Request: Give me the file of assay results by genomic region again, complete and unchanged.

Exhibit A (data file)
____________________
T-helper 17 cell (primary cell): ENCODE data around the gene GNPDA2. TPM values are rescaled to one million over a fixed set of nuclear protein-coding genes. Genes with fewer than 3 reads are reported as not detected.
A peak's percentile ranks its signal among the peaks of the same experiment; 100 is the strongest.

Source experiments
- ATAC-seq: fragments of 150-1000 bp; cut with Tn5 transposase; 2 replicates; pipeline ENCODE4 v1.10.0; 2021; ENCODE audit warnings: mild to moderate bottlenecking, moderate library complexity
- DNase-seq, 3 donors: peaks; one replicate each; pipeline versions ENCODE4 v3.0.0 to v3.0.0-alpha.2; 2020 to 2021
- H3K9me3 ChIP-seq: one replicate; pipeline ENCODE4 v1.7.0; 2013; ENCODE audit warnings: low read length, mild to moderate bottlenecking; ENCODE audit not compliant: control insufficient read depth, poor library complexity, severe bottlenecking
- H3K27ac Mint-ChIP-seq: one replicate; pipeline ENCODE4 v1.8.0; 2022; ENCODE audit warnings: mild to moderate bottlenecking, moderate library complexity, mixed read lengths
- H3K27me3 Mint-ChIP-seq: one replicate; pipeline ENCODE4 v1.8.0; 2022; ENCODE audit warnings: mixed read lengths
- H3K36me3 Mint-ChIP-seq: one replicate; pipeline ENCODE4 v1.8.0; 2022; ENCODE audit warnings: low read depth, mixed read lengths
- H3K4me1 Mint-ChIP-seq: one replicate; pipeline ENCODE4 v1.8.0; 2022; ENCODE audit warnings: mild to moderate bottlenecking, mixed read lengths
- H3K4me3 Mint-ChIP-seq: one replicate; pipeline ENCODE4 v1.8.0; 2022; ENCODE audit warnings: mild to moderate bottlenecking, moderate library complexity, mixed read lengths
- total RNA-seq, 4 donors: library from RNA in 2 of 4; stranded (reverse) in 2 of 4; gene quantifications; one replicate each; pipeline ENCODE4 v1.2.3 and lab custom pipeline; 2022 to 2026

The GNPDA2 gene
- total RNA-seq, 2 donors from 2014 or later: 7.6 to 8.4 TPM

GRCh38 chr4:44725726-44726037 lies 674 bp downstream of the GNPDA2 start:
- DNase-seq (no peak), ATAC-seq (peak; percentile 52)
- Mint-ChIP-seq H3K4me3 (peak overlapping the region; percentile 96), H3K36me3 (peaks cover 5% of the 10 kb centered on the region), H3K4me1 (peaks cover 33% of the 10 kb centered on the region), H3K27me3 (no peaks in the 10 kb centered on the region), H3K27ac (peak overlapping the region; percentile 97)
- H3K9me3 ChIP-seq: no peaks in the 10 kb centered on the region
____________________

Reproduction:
T-helper 17 cell (primary cell): ENCODE data around the gene GNPDA2. TPM values are rescaled to one million over a fixed set of nuclear protein-coding genes. Genes with fewer than 3 reads are reported as not detected.
A peak's percentile ranks its signal among the peaks of the same experiment; 100 is the strongest.

Source experiments
- ATAC-seq: fragments of 150-1000 bp; cut with Tn5 transposase; 2 replicates; pipeline ENCODE4 v1.10.0; 2021; ENCODE audit warnings: mild to moderate bottlenecking, moderate library complexity
- DNase-seq, 3 donors: peaks; one replicate each; pipeline versions ENCODE4 v3.0.0 to v3.0.0-alpha.2; 2020 to 2021
- H3K9me3 ChIP-seq: one replicate; pipeline ENCODE4 v1.7.0; 2013; ENCODE audit warnings: low read length, mild to moderate bottlenecking; ENCODE audit not compliant: control insufficient read depth, poor library complexity, severe bottlenecking
- H3K27ac Mint-ChIP-seq: one replicate; pipeline ENCODE4 v1.8.0; 2022; ENCODE audit warnings: mild to moderate bottlenecking, moderate library complexity, mixed read lengths
- H3K27me3 Mint-ChIP-seq: one replicate; pipeline ENCODE4 v1.8.0; 2022; ENCODE audit warnings: mixed read lengths
- H3K36me3 Mint-ChIP-seq: one replicate; pipeline ENCODE4 v1.8.0; 2022; ENCODE audit warnings: low read depth, mixed read lengths
- H3K4me1 Mint-ChIP-seq: one replicate; pipeline ENCODE4 v1.8.0; 2022; ENCODE audit warnings: mild to moderate bottlenecking, mixed read lengths
- H3K4me3 Mint-ChIP-seq: one replicate; pipeline ENCODE4 v1.8.0; 2022; ENCODE audit warnings: mild to moderate bottlenecking, moderate library complexity, mixed read lengths
- total RNA-seq, 4 donors: library from RNA in 2 of 4; stranded (reverse) in 2 of 4; gene quantifications; one replicate each; pipeline ENCODE4 v1.2.3 and lab custom pipeline; 2022 to 2026

The GNPDA2 gene
- total RNA-seq, 2 donors from 2014 or later: 7.6 to 8.4 TPM

GRCh38 chr4:44725726-44726037 lies 674 bp downstream of the GNPDA2 start:
- DNase-seq (no peak), ATAC-seq (peak; percentile 52)
- Mint-ChIP-seq H3K4me3 (peak overlapping the region; percentile 96), H3K36me3 (peaks cover 5% of the 10 kb centered on the region), H3K4me1 (peaks cover 33% of the 10 kb centered on the region), H3K27me3 (no peaks in the 10 kb centered on the region), H3K27ac (peak overlapping the region; percentile 97)
- H3K9me3 ChIP-seq: no peaks in the 10 kb centered on the region